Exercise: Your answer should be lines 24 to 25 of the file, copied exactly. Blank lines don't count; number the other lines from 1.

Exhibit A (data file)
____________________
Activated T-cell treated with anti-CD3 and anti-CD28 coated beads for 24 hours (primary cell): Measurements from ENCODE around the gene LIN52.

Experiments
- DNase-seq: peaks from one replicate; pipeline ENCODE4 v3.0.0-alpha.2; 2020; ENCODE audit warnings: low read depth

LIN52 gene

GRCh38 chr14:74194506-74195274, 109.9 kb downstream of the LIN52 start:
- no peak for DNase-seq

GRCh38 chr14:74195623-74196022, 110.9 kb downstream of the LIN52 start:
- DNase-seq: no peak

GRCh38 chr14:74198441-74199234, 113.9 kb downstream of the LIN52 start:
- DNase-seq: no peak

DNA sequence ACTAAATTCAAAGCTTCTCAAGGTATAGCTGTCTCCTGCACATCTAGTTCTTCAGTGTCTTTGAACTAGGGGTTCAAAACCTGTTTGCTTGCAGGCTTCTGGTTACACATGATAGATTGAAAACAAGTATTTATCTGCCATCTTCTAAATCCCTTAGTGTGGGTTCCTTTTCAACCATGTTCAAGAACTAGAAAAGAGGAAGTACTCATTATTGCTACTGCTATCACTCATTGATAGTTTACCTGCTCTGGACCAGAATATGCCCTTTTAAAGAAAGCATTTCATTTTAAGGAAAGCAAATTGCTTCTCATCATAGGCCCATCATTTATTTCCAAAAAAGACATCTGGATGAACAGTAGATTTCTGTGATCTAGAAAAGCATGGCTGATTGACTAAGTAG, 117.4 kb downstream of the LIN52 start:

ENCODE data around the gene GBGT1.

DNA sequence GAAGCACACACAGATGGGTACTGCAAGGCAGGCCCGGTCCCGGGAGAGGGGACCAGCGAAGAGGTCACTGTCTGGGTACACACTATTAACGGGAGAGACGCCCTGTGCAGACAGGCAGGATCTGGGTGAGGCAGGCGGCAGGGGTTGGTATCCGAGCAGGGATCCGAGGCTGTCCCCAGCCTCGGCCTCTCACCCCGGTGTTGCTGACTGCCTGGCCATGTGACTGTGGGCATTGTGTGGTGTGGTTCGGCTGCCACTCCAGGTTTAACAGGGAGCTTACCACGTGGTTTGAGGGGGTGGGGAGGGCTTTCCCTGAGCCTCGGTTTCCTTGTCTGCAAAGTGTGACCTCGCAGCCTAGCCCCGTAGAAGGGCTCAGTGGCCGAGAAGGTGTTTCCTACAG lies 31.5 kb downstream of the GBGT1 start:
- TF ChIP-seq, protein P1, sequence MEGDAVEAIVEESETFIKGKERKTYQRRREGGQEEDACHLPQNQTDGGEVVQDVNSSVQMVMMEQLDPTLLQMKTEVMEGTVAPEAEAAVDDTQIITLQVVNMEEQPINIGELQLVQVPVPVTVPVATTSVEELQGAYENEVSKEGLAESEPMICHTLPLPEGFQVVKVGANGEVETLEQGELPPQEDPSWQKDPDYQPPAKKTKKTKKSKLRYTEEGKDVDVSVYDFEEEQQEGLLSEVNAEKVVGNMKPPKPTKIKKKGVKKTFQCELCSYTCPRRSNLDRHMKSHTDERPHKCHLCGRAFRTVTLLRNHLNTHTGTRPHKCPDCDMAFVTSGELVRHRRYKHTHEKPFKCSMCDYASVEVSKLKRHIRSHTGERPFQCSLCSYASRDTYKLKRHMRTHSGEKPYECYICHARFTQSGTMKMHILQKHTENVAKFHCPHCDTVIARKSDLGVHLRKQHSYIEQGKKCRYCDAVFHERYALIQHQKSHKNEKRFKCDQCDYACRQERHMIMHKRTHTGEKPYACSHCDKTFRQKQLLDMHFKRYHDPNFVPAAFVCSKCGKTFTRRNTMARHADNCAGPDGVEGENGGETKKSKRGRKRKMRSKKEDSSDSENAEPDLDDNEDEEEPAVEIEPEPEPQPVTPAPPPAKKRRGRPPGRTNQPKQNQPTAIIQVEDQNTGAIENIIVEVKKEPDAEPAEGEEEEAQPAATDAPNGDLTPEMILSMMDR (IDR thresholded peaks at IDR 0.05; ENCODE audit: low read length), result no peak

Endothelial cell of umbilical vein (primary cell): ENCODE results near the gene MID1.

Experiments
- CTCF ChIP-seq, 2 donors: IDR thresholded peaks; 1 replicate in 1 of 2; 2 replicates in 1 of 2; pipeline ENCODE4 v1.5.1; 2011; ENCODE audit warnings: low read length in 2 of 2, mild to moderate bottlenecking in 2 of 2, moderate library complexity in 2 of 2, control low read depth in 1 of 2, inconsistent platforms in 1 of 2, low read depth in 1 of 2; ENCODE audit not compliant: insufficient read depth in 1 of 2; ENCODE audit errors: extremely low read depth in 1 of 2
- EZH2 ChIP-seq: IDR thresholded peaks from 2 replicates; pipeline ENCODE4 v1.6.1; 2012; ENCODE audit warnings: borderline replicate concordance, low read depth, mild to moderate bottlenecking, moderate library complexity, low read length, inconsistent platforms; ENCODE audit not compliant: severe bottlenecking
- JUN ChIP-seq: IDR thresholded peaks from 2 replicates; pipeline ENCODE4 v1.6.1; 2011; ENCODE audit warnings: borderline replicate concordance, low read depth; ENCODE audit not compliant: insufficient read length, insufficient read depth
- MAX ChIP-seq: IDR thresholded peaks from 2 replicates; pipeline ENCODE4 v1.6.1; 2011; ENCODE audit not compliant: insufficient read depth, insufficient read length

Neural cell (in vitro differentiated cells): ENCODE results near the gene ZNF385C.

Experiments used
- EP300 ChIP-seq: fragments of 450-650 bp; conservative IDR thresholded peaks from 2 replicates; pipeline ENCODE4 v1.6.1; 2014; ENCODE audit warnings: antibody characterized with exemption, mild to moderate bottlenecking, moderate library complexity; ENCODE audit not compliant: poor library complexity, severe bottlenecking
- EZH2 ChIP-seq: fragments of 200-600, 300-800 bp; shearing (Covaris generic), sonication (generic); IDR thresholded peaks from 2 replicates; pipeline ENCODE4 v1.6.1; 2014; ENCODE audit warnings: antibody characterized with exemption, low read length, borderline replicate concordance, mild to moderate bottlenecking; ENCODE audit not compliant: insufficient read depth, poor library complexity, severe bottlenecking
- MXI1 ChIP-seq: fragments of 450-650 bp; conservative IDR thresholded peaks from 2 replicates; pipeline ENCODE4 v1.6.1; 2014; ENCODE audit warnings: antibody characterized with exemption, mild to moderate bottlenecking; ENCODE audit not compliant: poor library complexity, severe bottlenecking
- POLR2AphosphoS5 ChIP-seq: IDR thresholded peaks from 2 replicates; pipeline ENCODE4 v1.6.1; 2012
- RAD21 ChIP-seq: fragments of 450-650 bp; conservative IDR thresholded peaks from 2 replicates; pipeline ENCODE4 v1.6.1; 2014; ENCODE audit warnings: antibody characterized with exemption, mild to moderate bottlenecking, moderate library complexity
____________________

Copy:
- EZH2 ChIP-seq: fragments of 200-600, 300-800 bp; shearing (Covaris generic), sonication (generic); IDR thresholded peaks from 2 replicates; pipeline ENCODE4 v1.6.1; 2014; ENCODE audit warnings: antibody characterized with exemption, low read length, borderline replicate concordance, mild to moderate bottlenecking; ENCODE audit not compliant: insufficient read depth, poor library complexity, severe bottlenecking
- MXI1 ChIP-seq: fragments of 450-650 bp; conservative IDR thresholded peaks from 2 replicates; pipeline ENCODE4 v1.6.1; 2014; ENCODE audit warnings: antibody characterized with exemption, mild to moderate bottlenecking; ENCODE audit not compliant: poor library complexity, severe bottlenecking